They also develop plans to establish the organization’s brand, develop positioning and pricing strategies, set aside resources for each project, set department goals, and more.

  • Project Manager

    Project managers plan, organize, and direct specific projects to completion for their organization. They also ensure their projects come in on time, within the established scope and on budget. The PM’s role is vital to the organization; they hold the potential to impact the company’s trajectory, maximize the company’s efficiencies, increase revenues, and reduce costs.

    While the exact duties of a PM rely on their particular industry and organization and the types of projects they handle, they may include initiating, planning, executing, monitoring and controlling, and closing projects.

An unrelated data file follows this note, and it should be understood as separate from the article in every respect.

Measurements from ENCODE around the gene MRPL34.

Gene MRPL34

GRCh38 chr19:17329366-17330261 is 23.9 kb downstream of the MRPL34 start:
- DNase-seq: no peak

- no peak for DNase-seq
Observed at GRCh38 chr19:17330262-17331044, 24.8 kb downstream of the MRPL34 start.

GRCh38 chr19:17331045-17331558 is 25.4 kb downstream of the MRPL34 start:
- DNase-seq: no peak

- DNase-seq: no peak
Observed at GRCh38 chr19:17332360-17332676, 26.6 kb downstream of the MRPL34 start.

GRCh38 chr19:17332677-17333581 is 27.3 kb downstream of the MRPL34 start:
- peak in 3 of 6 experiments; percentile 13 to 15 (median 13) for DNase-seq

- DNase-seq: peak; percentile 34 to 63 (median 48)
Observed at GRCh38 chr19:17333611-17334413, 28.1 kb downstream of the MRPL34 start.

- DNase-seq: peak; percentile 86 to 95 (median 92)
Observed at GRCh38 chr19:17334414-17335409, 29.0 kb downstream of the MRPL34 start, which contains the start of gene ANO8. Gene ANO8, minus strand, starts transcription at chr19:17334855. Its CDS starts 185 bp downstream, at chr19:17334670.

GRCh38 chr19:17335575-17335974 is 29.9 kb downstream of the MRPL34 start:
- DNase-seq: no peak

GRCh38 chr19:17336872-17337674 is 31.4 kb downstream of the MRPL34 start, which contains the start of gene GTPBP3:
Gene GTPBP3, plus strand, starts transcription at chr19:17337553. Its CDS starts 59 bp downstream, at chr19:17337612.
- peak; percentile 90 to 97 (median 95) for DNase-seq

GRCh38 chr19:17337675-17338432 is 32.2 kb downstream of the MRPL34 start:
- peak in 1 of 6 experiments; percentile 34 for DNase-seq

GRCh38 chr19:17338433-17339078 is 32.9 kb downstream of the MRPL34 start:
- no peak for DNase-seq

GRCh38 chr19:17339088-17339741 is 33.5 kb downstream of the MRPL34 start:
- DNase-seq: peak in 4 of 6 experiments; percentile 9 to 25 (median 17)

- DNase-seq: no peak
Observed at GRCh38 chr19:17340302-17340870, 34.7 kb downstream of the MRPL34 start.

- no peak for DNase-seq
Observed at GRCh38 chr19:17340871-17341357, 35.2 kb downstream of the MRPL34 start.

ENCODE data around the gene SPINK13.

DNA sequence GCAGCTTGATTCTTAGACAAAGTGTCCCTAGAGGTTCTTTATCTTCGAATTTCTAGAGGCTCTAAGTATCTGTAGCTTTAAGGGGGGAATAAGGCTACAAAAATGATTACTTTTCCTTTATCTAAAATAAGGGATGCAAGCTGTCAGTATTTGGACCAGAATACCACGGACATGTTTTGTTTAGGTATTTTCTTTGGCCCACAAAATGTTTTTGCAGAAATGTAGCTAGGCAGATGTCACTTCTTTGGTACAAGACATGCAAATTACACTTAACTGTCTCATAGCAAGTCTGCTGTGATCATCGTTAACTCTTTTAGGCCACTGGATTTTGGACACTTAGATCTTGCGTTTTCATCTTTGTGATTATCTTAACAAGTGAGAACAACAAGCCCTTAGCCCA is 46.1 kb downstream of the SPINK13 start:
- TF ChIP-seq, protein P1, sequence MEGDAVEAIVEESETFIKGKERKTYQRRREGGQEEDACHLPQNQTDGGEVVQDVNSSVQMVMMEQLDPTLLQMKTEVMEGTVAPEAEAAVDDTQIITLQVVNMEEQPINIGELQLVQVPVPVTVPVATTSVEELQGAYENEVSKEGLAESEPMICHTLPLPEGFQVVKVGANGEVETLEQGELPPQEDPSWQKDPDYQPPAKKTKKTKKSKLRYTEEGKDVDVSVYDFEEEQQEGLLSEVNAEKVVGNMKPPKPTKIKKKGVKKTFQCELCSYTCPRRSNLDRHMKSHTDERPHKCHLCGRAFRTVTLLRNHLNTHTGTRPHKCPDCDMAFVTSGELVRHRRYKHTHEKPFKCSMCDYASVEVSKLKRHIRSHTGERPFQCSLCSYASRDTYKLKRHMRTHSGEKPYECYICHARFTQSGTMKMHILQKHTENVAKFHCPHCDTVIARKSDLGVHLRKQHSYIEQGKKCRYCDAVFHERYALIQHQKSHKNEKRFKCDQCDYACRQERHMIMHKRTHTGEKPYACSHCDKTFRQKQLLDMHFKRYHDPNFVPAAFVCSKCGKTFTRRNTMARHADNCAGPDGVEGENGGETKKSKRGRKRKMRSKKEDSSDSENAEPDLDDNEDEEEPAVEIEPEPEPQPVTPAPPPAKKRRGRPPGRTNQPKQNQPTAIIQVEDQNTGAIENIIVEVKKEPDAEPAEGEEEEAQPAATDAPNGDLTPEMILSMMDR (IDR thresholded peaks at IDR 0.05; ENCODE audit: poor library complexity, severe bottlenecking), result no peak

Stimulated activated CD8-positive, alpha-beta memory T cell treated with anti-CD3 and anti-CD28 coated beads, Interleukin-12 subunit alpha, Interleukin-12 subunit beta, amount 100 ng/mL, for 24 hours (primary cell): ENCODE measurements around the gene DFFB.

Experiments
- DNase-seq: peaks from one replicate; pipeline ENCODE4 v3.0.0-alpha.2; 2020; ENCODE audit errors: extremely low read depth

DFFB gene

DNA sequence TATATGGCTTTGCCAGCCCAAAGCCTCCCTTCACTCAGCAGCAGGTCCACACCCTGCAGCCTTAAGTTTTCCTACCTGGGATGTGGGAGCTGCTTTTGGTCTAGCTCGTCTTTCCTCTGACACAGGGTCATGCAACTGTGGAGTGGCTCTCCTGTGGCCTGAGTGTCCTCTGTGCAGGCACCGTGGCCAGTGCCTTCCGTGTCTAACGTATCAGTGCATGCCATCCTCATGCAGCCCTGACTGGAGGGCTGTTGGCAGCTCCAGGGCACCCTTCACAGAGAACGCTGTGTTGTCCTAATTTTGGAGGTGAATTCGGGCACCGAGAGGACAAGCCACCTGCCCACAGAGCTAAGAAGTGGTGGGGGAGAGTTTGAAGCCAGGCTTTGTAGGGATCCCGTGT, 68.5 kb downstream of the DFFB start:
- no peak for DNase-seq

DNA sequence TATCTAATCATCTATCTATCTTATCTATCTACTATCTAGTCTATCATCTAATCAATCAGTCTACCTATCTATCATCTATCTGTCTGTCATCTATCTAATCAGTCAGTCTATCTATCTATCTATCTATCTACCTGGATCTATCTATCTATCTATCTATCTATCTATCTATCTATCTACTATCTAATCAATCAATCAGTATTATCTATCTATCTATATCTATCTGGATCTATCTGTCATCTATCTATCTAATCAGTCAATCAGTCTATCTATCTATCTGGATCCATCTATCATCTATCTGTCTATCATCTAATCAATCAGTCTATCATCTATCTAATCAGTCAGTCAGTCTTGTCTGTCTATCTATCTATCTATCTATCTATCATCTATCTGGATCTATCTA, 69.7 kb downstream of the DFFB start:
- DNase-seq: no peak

• Supply Chain Manager
    Supply chain managers have the responsibility of developing and monitoring their organization’s supply chain strategy. They work to improve efficiency and productivity while they lower costs and source high-quality materials for their organization.
  • Public Services/Works Director
    Public works directors are responsible for managerial and administrative duties. They monitor and oversee the physical facilities of a community. On the organizational chart, the public works director in a city might fall under the city manager. They are responsible for creating and planning long-term programs intended to develop the growth of the city. The director also analyzes and assesses proposals made by the public works staff. Once these have been evaluated, they present the top plans to the appropriate department heads for consideration. They supervise their staff as they work on the projects selected by department heads.